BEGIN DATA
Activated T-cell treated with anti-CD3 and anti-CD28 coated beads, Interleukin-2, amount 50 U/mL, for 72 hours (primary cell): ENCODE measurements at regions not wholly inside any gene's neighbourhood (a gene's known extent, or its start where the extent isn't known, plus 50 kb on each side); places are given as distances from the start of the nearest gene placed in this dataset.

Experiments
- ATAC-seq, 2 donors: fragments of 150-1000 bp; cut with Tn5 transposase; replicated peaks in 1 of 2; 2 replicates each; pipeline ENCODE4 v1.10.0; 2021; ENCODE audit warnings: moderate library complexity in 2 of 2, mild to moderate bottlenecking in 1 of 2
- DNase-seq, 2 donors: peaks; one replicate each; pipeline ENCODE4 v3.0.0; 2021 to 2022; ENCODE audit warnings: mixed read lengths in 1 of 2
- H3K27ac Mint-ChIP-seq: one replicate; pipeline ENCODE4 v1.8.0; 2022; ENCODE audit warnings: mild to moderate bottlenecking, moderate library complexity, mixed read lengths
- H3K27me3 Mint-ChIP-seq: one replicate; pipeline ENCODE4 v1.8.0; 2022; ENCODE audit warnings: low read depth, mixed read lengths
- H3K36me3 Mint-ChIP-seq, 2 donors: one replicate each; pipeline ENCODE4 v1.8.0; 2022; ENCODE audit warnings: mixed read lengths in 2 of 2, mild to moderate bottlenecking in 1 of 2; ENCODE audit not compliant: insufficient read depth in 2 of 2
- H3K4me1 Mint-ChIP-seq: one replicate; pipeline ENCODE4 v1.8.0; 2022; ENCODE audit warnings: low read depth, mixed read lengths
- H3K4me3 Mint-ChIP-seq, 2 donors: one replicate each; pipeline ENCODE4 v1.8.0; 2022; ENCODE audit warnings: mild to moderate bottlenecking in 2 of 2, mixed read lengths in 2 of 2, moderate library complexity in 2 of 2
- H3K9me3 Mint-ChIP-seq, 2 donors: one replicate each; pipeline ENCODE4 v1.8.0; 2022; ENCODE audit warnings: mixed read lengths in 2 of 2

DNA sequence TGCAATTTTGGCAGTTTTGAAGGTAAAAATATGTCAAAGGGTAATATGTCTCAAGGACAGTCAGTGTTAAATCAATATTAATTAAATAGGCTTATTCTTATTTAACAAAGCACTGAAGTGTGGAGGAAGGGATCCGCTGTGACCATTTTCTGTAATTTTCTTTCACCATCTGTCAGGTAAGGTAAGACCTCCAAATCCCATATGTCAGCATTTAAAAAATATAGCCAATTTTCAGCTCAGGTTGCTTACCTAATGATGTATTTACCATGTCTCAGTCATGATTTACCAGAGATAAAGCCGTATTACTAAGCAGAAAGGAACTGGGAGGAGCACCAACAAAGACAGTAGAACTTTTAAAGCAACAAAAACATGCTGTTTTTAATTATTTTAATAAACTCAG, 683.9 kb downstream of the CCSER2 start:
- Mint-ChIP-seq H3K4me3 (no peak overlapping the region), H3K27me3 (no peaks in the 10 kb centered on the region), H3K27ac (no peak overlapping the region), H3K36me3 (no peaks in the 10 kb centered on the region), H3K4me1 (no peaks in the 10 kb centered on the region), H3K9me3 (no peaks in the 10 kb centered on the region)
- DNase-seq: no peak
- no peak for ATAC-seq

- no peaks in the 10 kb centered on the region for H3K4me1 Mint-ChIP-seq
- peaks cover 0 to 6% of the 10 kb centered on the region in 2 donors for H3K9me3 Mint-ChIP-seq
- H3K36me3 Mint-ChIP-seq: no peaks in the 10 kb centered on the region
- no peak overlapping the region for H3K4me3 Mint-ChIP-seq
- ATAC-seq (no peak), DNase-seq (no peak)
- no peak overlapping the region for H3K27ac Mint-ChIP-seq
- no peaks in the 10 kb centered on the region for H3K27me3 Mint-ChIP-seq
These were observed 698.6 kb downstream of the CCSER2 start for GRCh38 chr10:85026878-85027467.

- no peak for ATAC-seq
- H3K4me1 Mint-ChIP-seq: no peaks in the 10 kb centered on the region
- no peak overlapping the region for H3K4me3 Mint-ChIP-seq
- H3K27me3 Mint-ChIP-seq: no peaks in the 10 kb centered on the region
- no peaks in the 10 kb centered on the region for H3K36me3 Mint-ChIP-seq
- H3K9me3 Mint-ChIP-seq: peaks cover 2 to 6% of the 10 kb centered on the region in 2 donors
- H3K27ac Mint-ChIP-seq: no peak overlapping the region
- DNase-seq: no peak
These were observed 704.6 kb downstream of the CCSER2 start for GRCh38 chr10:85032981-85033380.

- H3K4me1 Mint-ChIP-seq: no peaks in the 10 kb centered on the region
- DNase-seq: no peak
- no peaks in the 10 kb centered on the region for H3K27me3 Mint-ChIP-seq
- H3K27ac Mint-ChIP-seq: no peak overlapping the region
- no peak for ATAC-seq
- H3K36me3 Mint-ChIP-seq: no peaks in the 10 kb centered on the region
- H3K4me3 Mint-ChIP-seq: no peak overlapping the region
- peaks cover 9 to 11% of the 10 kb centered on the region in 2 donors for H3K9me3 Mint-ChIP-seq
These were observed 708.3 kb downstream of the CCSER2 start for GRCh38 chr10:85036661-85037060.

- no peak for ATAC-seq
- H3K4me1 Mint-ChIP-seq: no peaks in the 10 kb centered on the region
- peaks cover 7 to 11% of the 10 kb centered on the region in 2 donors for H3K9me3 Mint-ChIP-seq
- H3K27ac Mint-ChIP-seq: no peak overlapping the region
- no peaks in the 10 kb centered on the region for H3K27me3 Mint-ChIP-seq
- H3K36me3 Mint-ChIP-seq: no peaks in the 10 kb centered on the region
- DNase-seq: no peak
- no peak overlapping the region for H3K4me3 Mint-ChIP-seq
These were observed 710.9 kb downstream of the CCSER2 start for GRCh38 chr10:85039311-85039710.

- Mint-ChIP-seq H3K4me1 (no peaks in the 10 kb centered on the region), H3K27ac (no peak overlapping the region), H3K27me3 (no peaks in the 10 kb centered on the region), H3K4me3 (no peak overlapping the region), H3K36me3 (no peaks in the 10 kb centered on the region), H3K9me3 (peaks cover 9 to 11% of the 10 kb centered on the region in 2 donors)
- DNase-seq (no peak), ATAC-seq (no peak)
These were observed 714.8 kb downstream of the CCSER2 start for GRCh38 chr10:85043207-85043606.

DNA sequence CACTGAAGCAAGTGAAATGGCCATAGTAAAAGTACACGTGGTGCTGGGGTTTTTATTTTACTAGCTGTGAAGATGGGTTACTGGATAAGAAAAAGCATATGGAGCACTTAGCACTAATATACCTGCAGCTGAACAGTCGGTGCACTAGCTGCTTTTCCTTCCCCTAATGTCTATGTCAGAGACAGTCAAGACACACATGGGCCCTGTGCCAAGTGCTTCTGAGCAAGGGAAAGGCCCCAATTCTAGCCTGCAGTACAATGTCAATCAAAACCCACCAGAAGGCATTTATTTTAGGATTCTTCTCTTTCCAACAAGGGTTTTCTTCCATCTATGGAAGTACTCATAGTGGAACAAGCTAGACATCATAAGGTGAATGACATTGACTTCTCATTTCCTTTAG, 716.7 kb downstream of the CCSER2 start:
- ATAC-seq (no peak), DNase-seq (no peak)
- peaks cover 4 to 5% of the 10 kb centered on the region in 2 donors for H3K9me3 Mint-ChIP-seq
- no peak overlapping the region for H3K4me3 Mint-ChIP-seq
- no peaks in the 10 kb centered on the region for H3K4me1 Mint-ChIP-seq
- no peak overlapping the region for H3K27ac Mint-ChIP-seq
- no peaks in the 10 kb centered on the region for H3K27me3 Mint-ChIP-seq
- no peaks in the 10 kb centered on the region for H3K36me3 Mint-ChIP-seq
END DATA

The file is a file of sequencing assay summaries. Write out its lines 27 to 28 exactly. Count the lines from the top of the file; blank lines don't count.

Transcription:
- no peaks in the 10 kb centered on the region for H3K36me3 Mint-ChIP-seq
- H3K9me3 Mint-ChIP-seq: peaks cover 2 to 6% of the 10 kb centered on the region in 2 donors